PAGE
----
That interpretation, though, fails to evaluate the nuances of Amazon's business model, one analyst said.
"Where [Amazon] is vulnerable is third-party sales, which accounted for 52% of units sold in the first quarter of 2018 (an all-time high)," wrote Tom Forte, an analyst at D.A. Davidson & Co., in a note on Friday, June 22. " It is especially vulnerable because we estimate its third-party sales are a lot more profitable than its first-party ones."
How much more profitable? Third-party vendors contribute 55% of their sales to Amazon's contribution margins (gross margin less marketing expenses), whereas first-party sales put Amazon in the hole by 2.5%, according to D.A. Davidson research. The biggest contributor is Amazon Web Services at about 93%, followed by advertising at roughly 83%, the bank wrote.
Forte said one reason for the disparity between the two types of sales is that Amazon slashes prices so dramatically on its first-party goods, such as TV sets and furniture, to beat competitors that the margins are very low, whereas the commissions it earns on third-party sales adds up to higher margins.
First-party vendors sell wholesale directly to Amazon Retail, using the Vendor Central interface; once the vendor sends its inventory to Amazon, it controls the pricing, and the listing displays as "Ships from and sold by Amazon.com."
Third-party vendors sell to consumers using Amazon's Seller Central interface, either through the vendor's own account or a partnership with other third-party sellers that sell the vendor's brand or product.
"We believe as much as 0.3% of Amazon's sales could be at risk following the ruling. That number is based on multiplying its 2017 mix of North American non-Amazon Web Services revenue (59.7%) against our estimate of its mix of U.S. sales (90%) times our projection of its mix of third-party sales (13%) and our estimate for big-ticket sales on Amazon (5%)," Forte wrote.
Amazon posted $177.87 billion in sales in 2017, according to its annual report, putting the potential lost sales at $534 million.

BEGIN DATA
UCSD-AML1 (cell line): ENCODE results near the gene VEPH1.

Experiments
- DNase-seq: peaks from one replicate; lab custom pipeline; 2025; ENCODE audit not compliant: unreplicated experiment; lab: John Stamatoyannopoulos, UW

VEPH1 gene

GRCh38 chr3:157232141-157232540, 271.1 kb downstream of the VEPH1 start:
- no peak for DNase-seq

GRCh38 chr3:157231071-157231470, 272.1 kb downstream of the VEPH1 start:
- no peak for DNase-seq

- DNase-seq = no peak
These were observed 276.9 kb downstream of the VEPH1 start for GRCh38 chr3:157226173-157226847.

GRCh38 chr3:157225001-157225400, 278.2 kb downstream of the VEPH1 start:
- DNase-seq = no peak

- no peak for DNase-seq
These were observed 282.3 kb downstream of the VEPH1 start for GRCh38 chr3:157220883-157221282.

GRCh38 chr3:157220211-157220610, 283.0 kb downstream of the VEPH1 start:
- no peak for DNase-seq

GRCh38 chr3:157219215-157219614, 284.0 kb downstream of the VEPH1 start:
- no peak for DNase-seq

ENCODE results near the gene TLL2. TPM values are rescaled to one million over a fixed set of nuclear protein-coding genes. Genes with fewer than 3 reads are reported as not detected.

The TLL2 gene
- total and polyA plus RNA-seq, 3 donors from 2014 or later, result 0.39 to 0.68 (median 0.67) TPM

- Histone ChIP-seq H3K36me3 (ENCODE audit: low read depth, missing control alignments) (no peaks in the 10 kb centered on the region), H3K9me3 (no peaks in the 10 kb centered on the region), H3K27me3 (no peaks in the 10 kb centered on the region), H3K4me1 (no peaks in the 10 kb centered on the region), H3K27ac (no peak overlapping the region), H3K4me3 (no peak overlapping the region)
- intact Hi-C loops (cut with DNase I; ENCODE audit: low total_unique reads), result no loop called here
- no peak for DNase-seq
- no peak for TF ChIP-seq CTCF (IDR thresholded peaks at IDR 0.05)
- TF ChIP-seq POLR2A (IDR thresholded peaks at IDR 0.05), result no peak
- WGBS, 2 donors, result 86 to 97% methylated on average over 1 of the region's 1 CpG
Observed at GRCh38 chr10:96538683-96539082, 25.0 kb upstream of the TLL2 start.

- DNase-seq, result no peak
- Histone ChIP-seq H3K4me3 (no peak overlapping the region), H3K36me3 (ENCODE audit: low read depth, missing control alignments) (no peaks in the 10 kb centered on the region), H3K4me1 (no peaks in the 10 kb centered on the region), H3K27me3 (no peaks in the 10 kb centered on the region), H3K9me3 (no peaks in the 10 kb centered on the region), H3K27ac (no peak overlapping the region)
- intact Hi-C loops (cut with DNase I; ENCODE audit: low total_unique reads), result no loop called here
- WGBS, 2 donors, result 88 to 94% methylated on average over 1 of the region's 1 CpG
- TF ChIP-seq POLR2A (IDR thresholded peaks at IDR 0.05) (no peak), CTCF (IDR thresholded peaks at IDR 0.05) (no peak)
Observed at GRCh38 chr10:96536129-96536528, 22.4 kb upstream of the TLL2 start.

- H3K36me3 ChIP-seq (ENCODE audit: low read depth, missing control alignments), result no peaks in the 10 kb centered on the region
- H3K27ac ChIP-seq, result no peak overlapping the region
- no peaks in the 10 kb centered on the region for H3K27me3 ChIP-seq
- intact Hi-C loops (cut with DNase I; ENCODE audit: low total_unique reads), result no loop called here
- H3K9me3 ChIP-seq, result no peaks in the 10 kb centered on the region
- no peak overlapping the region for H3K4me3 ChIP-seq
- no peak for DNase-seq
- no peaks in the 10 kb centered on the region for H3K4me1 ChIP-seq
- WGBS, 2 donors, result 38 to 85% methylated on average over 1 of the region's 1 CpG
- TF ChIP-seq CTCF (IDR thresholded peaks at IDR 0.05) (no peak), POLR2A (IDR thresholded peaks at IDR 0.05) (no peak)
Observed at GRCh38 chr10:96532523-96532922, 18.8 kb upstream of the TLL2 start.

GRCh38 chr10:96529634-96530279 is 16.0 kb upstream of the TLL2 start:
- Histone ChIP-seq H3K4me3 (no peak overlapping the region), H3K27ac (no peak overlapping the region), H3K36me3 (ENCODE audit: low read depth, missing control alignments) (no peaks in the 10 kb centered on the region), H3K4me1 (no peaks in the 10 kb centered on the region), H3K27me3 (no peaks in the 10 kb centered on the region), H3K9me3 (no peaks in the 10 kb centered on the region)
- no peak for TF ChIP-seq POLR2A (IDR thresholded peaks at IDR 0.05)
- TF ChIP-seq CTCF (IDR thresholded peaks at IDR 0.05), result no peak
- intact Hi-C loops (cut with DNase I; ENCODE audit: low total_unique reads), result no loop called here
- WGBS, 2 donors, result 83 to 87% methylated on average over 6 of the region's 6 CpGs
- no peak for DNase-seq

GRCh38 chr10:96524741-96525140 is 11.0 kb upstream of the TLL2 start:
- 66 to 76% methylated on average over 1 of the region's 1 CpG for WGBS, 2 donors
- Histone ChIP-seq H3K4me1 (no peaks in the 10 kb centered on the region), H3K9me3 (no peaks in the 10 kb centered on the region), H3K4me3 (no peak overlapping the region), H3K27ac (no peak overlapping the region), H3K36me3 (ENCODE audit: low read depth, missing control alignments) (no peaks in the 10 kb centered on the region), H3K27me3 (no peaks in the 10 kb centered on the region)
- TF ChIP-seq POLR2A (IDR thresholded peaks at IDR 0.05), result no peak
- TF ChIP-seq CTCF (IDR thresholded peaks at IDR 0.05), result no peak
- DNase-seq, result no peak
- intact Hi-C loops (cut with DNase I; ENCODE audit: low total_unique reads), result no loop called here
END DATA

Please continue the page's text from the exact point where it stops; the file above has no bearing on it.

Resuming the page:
Through the high court's Thursday ruling in South Dakota v. Wayfair Inc., first- and third-party vendors are now on a level playing field. Central to the case was whether e-tailers must collect state sales taxes on purchases made through their sites even if the companies lack a so-called nexus in a state, such as having a warehouse or store there. In the decision, the Supreme Court upended its 1992 ruling, Quill Corp. v. North Dakota, that had held sway over sales tax collection for many years, and ruled that states can compel retailers to collect taxes on online sales even if the retailers lack a physical presence in the state.
Brick-and-mortar retailers have long complained they were unwittingly ceding business to online retailers that didn't collect sales taxes on purchases. Government entities, such as South Dakota in this case, have missed out on sales-tax dollars through retailers such as Wayfair Inc. (W) , which lack a physical presence in most states, to the tune of some $8 billion to $33 billion annually, as noted in the Thursday Supreme Court opinion.
Amazon collects state sales tax where applicable on its own merchandise, but it doesn't generally assess it on items shoppers purchase from third parties via Amazon Marketplace. The exceptions are Pennsylvania and Washington, for which it does collects sales tax on third-party Marketplace purchases made by customers living in those states.
Amazon declined comment for this story.